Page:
By Brad Locke
STARKVILLE – Floyd “Pork Chop” Womack is back in Starkville, where he starred as an offensive lineman for Mississippi State from 1997 to 2000. He then went on to enjoy a productive 10-year NFL career with the Seattle Seahawks and Cleveland Browns.
Womack is back at MSU as a graduate assistant coach, helping with the offensive line. He’s enrolled in the Workforce Educational Leadership program (WEL).
Last week, Womack sat down with a handful of media members to talk about his return.
Q: What brought you back here?
FW: I love the smell of the grass. I love football. Being back at home is great. Coach (Dan) Mullen gave me an opportunity to come back and learn this game from the coaching side, so I’m excited about it.
Q: Did he contact you?
FW: I contacted him. I gave it a whirl on the high school level, and I really found out that I really, really missed it, so this is my opportunity to get on the college level.
Q: Back in your college days, you never mentioned coaching as an ambition.
FW: No. I never thought I would do this. I didn’t know. It’s almost like a calling. You sort of feel like you have a niche, and I feel like when I was in the league, I helped guys along the way when I was playing. It just felt natural to go and coach it.
Q: How big an advantage is it for this group to have Hevesy, you and student assistant Tobias Smith coaching them?
FW: No doubt about it. Coach Hevesy’s résumé by itself just speaks volumes. Then Tobias has been in this program for five, six years. And I’m learning from them guys. I’m learning from Tobias. The biggest thing for me, the transition for me from playing to coaching, is learning to teach. So now I’m learning from coach Hevesy, I’m learning from Tobias. … Everybody gains from this, but I think I’m really gaining the biggest, because I’ve played, but it’s a whole different world from playing to coaching.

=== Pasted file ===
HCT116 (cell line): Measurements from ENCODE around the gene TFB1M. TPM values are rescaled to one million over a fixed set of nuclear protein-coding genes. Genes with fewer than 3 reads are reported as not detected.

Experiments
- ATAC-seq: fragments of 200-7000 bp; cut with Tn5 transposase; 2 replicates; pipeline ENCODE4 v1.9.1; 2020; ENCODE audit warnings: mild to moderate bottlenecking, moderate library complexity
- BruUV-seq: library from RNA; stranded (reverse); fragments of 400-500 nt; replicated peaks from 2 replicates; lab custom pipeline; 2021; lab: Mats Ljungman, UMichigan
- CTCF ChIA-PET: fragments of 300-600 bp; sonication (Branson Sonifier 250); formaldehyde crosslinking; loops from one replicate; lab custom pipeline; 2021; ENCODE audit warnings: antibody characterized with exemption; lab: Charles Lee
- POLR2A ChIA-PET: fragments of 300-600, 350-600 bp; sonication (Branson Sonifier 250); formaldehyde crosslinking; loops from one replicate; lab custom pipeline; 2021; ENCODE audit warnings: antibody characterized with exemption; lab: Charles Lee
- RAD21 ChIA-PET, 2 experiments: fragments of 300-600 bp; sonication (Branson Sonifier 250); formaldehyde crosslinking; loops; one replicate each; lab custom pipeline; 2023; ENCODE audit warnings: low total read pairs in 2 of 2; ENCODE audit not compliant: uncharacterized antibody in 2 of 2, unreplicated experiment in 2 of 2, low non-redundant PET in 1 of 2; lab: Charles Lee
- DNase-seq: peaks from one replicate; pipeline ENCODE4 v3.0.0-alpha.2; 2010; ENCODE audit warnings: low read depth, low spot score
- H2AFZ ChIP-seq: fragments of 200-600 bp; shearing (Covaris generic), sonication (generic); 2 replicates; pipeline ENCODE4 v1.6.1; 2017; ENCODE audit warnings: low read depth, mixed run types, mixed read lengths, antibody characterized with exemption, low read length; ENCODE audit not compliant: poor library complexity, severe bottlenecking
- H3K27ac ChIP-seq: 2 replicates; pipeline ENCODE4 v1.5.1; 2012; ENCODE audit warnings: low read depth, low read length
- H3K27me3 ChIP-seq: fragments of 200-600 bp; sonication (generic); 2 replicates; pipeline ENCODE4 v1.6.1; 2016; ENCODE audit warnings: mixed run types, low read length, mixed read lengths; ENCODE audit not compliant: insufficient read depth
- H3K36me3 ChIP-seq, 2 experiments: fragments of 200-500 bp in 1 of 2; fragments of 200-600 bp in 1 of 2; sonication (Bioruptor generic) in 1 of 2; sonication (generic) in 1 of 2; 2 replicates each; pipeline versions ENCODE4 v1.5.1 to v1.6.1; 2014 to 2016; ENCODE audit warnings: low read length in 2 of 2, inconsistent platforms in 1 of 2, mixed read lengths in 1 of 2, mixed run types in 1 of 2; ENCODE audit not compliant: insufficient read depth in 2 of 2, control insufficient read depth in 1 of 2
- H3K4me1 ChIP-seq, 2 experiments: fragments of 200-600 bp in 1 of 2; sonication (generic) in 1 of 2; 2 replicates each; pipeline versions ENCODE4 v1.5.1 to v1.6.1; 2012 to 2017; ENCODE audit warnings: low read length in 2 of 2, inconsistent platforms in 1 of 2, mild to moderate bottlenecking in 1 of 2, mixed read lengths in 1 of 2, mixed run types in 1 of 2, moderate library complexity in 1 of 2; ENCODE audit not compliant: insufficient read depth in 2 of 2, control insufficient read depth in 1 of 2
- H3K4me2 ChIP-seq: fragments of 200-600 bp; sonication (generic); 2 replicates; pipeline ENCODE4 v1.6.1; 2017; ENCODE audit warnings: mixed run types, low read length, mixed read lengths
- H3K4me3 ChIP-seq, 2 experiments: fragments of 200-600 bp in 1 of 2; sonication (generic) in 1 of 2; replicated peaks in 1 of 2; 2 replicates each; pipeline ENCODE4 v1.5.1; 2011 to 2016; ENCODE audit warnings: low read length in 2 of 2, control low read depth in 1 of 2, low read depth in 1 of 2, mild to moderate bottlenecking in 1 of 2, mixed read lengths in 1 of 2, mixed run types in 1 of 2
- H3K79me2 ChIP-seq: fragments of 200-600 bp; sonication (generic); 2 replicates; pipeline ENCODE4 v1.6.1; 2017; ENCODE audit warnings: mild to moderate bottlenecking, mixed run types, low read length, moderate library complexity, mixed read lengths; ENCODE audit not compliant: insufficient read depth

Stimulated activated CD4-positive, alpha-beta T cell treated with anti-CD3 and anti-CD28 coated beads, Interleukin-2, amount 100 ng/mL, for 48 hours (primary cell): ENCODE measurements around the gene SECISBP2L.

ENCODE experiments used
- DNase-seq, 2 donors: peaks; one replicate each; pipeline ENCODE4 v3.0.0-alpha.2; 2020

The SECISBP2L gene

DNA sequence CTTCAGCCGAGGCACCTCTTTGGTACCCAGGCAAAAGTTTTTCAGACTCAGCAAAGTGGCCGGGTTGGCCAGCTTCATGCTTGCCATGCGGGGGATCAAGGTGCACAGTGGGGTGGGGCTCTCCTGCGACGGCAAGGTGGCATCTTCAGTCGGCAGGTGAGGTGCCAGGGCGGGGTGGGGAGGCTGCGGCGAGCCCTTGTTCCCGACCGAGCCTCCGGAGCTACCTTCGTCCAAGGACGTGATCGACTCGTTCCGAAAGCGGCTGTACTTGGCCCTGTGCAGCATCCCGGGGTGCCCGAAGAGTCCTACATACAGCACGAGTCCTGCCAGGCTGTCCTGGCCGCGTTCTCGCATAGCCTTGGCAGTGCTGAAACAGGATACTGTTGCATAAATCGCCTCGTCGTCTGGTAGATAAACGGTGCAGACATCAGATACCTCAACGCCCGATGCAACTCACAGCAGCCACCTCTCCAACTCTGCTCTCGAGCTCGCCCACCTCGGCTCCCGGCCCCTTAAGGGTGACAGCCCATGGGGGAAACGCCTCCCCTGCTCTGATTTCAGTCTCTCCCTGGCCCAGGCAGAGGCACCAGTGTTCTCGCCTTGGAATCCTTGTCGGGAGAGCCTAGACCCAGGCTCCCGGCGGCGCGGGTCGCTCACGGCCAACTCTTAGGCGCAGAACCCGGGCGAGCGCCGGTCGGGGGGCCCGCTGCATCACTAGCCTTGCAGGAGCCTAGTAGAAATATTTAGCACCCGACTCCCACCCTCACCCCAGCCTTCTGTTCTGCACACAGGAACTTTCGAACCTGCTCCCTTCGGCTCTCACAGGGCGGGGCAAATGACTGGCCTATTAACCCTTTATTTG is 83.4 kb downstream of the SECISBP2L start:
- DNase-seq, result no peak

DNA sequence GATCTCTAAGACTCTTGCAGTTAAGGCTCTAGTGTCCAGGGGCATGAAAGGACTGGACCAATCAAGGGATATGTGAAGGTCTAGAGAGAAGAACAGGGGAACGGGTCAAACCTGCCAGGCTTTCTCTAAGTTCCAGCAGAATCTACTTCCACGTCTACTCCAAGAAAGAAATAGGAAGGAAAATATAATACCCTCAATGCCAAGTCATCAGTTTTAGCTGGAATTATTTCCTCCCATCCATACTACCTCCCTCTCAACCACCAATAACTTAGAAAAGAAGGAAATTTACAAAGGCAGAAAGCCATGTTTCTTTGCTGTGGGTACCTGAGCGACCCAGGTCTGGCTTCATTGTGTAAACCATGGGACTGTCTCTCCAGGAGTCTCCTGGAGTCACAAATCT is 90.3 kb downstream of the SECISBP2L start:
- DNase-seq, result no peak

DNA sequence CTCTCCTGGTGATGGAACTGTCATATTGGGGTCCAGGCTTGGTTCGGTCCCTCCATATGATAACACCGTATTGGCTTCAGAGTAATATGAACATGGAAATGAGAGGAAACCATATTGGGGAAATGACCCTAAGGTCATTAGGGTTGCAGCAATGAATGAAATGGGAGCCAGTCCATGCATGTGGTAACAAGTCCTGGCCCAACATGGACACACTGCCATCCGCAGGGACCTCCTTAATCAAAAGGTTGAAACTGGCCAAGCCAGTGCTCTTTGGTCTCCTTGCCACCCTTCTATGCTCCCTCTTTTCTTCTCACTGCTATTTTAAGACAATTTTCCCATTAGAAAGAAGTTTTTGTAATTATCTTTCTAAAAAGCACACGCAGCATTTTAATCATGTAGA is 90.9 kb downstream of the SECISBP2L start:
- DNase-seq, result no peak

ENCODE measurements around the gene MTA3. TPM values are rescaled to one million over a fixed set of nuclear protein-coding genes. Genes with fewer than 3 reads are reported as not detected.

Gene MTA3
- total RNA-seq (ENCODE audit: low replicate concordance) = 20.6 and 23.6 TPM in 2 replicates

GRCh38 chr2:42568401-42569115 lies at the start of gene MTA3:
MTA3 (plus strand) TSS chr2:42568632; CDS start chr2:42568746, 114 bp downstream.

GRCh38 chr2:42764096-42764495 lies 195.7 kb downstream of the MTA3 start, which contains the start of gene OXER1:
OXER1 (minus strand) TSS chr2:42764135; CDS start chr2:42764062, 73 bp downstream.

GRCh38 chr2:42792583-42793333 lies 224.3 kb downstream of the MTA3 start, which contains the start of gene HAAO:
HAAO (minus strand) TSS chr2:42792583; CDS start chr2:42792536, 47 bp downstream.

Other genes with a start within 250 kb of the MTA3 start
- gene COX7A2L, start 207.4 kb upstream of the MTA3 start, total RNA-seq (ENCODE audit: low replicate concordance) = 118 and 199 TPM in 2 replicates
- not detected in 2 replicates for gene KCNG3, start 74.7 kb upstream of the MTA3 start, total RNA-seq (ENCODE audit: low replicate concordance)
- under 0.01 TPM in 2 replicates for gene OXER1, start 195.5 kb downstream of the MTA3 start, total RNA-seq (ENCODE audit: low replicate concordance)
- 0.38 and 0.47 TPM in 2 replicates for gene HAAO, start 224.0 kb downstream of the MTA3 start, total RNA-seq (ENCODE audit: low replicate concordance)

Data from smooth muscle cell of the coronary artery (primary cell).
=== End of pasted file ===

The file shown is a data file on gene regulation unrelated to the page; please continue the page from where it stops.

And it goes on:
Q: How much of your role is cheerleader for the younger players as they struggle to learn?
FW: I remember when I first came in, I thought I couldn’t do it. I tell them this story. When we had our first two-a-day practice, and I’m going against a junior, and I’m still using the chicken wing, where everybody else is using their hands. I remember falling flat to my face. I got discouraged. From that day on, and after that practice I called my mom, like, look, I don’t know if I can do this. It’s one of those things, you’ve just got to fight through it. And it’s tough.
Q: So now you’re thinking about your career.
FW: Oh yeah. For me, it’s like a full circle. I feel like my life really just started here at Mississippi State. So from here at Mississippi State to the league, now I’m back here again – not as a player, but as a coach.